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  53. Karen@ Junking in GeorgiaMarch 9, 2010 at 5:39 PM

    I now have the book on my wish list.. and I will go back and look at your post again and again.. I am so glad she cannot see my own house .. she'd be saying
    "my eyes, my eyes"..thanks for another wonderful post..the haters can go pound sand..

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  54. Joni~Thank you for your devotion, perfection, fun & joy you bring to your blog! I've learned to wait to read it in the morning with a good cup of coffee and Sunrise Earth on the TV.

    Thank you for sharing different opinions, goals & sensitivities to decorating. Thank you for showing us how to take decorating to living!

    I appreciate being challenged to see things differently.

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  55. I wish your anon would create a blog for herself....oh how I would love to see it.

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  56. From yet ANOTHER Anon...jeez, I don't dare say anything negative about Ms. Tarlow....I might get my arse kicked!

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  57. Rose definitely visited Belgium!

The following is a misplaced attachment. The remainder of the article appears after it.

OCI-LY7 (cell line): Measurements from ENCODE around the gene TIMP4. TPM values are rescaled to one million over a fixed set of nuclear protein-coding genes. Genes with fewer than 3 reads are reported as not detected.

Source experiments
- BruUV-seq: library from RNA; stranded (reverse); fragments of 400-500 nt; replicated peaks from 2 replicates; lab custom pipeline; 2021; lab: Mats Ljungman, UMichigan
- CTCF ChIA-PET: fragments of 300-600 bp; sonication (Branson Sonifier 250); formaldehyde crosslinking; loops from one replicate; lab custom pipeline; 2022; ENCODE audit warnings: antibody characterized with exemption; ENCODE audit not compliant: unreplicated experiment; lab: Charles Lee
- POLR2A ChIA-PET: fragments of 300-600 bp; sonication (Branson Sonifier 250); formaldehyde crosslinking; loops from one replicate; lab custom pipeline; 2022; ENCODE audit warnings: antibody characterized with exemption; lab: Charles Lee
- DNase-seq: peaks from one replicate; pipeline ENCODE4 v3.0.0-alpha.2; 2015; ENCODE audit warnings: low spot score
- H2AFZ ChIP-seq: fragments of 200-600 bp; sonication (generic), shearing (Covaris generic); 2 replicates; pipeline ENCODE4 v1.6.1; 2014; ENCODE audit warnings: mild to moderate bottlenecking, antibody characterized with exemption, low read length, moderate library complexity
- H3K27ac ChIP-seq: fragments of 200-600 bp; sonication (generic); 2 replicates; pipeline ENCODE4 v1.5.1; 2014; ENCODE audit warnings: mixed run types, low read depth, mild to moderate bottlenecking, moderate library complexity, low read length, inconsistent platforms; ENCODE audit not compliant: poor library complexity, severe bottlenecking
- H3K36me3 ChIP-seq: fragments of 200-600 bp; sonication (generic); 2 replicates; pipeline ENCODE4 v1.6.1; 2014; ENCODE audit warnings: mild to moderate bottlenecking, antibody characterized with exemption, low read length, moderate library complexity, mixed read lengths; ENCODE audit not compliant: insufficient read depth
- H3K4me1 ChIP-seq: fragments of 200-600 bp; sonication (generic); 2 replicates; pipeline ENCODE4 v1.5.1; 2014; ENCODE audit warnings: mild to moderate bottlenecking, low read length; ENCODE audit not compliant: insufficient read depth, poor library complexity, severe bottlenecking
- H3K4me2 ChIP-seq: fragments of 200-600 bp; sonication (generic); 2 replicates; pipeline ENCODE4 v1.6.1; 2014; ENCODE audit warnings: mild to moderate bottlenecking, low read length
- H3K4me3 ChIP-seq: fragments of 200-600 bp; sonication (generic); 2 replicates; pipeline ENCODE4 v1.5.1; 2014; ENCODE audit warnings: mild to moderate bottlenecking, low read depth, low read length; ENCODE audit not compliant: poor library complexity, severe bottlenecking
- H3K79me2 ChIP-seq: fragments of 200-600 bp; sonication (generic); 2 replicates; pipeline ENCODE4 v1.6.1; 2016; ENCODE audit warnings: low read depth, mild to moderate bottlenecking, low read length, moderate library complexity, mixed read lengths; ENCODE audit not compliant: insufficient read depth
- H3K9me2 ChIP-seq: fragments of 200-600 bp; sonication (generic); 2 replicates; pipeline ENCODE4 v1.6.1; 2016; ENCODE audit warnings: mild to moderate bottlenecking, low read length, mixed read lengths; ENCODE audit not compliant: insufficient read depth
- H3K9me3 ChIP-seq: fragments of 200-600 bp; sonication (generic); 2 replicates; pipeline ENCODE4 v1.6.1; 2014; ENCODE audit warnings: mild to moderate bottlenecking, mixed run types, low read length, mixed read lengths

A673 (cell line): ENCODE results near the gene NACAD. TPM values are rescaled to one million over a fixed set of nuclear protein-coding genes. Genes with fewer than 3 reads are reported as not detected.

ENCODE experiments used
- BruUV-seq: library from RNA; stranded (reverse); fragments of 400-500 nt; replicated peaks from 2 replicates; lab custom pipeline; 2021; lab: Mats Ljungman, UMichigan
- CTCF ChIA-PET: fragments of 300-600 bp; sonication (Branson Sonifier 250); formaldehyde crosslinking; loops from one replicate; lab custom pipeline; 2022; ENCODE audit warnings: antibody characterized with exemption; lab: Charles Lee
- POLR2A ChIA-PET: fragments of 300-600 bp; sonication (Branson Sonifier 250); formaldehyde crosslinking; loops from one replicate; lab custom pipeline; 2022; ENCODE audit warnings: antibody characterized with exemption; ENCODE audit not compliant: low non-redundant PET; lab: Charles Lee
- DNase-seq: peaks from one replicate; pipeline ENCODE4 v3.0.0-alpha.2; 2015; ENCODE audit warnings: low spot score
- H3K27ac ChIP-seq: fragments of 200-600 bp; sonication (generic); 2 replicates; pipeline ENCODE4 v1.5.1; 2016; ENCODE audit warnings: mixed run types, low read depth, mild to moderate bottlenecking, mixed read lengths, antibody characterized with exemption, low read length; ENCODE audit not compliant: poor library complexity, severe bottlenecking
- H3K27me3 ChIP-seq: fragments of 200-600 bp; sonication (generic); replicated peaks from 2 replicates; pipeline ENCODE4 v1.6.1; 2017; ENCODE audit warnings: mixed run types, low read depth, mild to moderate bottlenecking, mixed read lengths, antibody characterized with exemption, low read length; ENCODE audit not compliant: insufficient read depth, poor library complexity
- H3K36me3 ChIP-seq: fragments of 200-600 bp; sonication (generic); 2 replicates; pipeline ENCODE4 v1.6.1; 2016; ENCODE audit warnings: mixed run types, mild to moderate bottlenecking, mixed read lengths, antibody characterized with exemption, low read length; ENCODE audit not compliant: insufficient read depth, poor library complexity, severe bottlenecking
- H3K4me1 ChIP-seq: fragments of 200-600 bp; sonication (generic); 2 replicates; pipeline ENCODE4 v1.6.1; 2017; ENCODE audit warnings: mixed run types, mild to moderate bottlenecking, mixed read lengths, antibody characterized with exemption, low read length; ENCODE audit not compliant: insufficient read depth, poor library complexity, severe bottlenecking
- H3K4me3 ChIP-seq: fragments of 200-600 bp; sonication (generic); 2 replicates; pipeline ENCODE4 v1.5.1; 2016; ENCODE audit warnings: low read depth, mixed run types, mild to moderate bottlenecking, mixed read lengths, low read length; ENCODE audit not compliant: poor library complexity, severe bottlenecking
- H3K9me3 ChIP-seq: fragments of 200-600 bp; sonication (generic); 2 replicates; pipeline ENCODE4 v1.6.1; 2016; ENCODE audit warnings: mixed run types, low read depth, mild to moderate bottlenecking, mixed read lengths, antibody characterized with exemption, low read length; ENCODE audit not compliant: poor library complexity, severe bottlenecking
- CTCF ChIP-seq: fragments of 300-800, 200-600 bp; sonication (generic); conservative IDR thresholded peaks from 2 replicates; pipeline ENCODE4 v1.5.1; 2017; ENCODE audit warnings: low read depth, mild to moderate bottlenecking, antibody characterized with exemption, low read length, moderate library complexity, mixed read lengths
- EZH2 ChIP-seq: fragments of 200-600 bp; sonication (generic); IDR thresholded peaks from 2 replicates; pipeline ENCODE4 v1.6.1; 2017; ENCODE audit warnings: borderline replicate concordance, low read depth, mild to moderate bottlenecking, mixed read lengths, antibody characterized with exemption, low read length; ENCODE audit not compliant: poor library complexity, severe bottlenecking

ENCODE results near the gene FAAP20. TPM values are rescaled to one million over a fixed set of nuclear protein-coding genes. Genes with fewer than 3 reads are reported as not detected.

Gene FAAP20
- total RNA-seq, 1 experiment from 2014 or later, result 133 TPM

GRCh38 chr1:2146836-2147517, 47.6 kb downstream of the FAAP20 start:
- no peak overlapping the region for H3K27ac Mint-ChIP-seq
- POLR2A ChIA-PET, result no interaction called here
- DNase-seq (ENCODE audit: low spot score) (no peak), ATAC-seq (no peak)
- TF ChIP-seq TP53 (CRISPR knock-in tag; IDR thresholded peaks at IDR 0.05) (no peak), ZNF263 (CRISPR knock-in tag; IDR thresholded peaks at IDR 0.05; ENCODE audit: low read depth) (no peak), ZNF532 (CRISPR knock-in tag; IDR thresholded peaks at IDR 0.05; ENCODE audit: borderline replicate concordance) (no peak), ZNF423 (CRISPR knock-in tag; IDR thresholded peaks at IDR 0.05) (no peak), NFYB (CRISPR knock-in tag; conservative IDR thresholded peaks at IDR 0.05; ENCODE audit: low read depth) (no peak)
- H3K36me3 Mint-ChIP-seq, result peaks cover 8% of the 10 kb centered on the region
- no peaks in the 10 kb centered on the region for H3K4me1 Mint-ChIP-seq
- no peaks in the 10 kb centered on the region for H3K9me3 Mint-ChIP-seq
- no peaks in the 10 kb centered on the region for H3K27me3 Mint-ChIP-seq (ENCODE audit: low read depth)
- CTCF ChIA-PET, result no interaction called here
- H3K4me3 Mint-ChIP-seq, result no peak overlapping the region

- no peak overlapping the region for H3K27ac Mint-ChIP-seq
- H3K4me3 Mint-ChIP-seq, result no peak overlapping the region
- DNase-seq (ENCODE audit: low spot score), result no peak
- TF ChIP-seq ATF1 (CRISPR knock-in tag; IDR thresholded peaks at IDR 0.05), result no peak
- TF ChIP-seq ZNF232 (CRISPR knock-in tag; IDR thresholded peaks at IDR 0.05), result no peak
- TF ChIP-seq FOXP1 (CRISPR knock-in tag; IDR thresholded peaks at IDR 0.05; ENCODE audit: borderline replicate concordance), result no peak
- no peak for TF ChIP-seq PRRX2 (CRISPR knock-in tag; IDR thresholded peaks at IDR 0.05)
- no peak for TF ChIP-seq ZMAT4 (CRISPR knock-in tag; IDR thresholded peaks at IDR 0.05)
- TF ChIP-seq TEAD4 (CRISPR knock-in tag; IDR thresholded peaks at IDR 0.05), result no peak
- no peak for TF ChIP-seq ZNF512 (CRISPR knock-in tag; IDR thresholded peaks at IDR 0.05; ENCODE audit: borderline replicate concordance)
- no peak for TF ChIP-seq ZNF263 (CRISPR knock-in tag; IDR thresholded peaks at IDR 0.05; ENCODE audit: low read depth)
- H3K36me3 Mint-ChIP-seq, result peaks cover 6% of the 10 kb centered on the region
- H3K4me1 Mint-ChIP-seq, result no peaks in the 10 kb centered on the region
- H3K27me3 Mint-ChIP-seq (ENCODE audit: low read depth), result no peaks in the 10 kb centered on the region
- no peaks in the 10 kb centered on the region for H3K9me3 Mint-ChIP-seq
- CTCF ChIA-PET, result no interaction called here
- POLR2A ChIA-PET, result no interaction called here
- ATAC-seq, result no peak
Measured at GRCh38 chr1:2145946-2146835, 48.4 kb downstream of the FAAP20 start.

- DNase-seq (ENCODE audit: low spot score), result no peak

xx
    Greet

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  58. Anon. 8:35am. What did you say your name was? Oh that's right, ANON.Maybe you are the one who should be blogging?????

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  59. Joni, I don't see your work as "dishonest" in any way. It charming. And I'm not sure I see Ms. Tarlow's work as "honest" except insofar as she is using original antiques and recycled materials. After all, she's not really living in a mas in the South of France, it's Los Angeles in the 21st century. So technically, what she's doing is a pastiche of the past. I'm not sure that's dishonest, but it's not exactly embracing the present. Personally, I find Ms. Tarlow's work beautiful, but oddly alienating and unreal. I never get that feeling from your work. Please don't disparage yourself or what you do!